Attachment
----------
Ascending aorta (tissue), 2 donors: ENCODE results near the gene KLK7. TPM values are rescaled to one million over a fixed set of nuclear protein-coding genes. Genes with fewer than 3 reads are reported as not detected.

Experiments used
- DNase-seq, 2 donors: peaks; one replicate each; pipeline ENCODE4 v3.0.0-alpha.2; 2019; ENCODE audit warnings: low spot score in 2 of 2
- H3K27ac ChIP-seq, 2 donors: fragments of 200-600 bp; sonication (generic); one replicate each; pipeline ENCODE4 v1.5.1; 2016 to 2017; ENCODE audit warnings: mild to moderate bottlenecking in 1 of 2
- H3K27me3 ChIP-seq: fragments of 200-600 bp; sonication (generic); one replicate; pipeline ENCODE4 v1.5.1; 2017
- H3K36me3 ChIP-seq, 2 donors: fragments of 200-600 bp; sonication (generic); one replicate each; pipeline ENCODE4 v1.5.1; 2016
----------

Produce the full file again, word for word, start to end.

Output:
Ascending aorta (tissue), 2 donors: ENCODE results near the gene KLK7. TPM values are rescaled to one million over a fixed set of nuclear protein-coding genes. Genes with fewer than 3 reads are reported as not detected.

Experiments used
- DNase-seq, 2 donors: peaks; one replicate each; pipeline ENCODE4 v3.0.0-alpha.2; 2019; ENCODE audit warnings: low spot score in 2 of 2
- H3K27ac ChIP-seq, 2 donors: fragments of 200-600 bp; sonication (generic); one replicate each; pipeline ENCODE4 v1.5.1; 2016 to 2017; ENCODE audit warnings: mild to moderate bottlenecking in 1 of 2
- H3K27me3 ChIP-seq: fragments of 200-600 bp; sonication (generic); one replicate; pipeline ENCODE4 v1.5.1; 2017
- H3K36me3 ChIP-seq, 2 donors: fragments of 200-600 bp; sonication (generic); one replicate each; pipeline ENCODE4 v1.5.1; 2016